by Don Friedman on January 8, 2018

That’s the ceiling – which appears to be the structural roof – at the north entry to the Whitehall Street station on the R/W. Specifically, this is the stair leading down from the entry mezzanine to the platform. The excavated volume of space is a sloped rectangular prism, with the roof following the slope.

The standard roof for the subways built before 1940 is a series of concrete vaults supported on steel beams. Usually, as you can see here, the web of the beam is filled in with concrete that’s integral with the vaults. This is a very strong system that needs little or no reinforcing in the concrete to function properly and that strengthens the beams through partial composite action with the concrete vaults.

The roof over the stair is the standard system on a slant. Obviously the vaults are tilted, but so are the beams (even though they don’t have to be) and better still, so are the base plates below the beams. You can see the base plate for the beam in the center of the photo sticking out of the wall.

The use of a steel base plate in what has to be a reinforced-concrete wall is a little odd, but this station was built in 1918 and concrete in the New York area was usually pretty low strength at that time. Having a base plate on an angle is much odder, since gravity only pulls down. The roof may be geometrically following the slope of the stair, but the earth pressure is directed downward, and can be broken (for ease of analysis) into two smaller forces: one perpendicular to the roof and one parallel to it. The force perpendicular to the roof works on that base plate the way it’s designed, but the force parallel to the roof has the side of the beams bearing on the concrete directly. It’s functioning, so it’s obviously okay, but I don’t quite get the logic that says a base plate is required for one force but not the other.

It’s possible that the designers simply took their standard flat roof and tilted it in this area and called it a day. It’s over a hundred years ago, so I doubt anyone will ever know.

Seeing New Technology

December 26, 2017

That’s a picture from the new west concourse at Penn Station, phase 0.01 of the plan to convert the Farley Post Office into a new headhouse for the station. I had a picture up a while back showing a newly-exposed column at an office building on Rector Street; the exposed columns above, which support the […]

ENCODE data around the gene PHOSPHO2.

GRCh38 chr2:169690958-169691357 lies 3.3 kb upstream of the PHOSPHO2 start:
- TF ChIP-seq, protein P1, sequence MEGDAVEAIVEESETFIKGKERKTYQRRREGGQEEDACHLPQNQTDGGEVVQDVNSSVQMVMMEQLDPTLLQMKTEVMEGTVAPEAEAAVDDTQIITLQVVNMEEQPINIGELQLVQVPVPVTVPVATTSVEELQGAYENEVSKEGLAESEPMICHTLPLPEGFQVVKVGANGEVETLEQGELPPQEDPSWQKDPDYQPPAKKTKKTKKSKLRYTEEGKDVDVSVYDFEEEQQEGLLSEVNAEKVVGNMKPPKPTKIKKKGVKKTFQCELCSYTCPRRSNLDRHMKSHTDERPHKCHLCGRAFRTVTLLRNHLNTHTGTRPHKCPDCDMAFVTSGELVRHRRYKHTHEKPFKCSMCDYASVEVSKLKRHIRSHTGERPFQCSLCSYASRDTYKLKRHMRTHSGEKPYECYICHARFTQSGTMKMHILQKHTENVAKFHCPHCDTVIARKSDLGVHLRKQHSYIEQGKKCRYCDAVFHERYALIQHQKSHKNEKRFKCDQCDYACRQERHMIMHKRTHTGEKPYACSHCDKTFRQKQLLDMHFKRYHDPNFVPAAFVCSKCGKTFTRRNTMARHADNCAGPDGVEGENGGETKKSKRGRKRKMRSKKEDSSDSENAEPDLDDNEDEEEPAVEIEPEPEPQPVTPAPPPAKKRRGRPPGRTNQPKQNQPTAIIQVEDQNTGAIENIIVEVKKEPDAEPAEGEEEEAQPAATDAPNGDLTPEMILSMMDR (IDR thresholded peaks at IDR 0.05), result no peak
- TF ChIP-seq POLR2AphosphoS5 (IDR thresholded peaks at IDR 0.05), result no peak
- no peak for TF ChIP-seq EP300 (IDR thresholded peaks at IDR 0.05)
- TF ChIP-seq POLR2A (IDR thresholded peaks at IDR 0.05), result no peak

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Rivets in U.S. Structures

December 8, 2017

(Picture: Three workers installing rivets in the construction of the Empire State Building in 1931, from the Lewis Hine collection at the NYPL.) Rivets in the metal structures now seems archaic and from other times. However, rivets were extensively used for metal structure in the 19th century and in the first half of the 20th. […]

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When Is An Arch Not An Arch?

November 15, 2017

That’s the F/G subway, paralleling 9th Street in Brooklyn, where the tracks cross over Fourth Avenue. The train is elevated here because it crosses over the Gowanus Canal a little to the west at the Smith/9th Street station. As the tracks head east, to the left, they stay at roughly the same elevation as the […]

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Changing Fashions

November 14, 2017

The black paint and lighting make the picture a little hard to read, but this is an old gentleman dressed up in the latest fashion. The building is 2 Rector Street, now known as 101 Greenwich Street*, a 1905 office building that was expanded vertically in the 1920s. It’s a fairly typical building of its […]

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Different Types of Efficiency

October 19, 2017

I seem to keep coming back to train station roofs as I write. That’s happening partly because I travel by train a good amount so I’m looking at those roofs, and partly because they tend to have exposed structure designed by engineers with little or no separate architectural design, which may not make them beautiful […]

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Detailing For The Forces

October 17, 2017

A big part of structural design is “detailing,” which is drawing the way various pieces of a building  are connected. The bridge above (click to enlarge all of the photos) is in Wrocław and has a shorter span than the average American suspension bridge of any era. I walked over it a number of times […]

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Composite Structure

August 21, 2017

That’s the side wall and an oblique view of the front of a small building on Nassau Street. The front appears to be early twentieth century, but the odds are good that this is an older building that has been modified multiple times. If nothing else, the storefront – visible as sheet metal at the […]

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Sidewalk Vaults and True Obsolescence

August 14, 2017

For people unfamiliar with sidewalk vaults, the illustration above, from 1865, might seem plausible, but it’s actually Daniel Badger’s fantasy of how he could sell more iron. The left-hand side is reasonably accurate for mid-1800s vaults: the facade columns extend down past the plane of the sidewalk, marking the separation of the cellar proper from […]

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Weathering Metals

August 9, 2017

Beautiful, right? Thanks to some old alteration work, we get to see the results of a nice little experiment in exposing metals to water. You’re looking at three beams here: a modern steel beam that had been directly supporting a sidewalk (middle left, outlined in purple below), the original cast-iron girder that supports that beam […]

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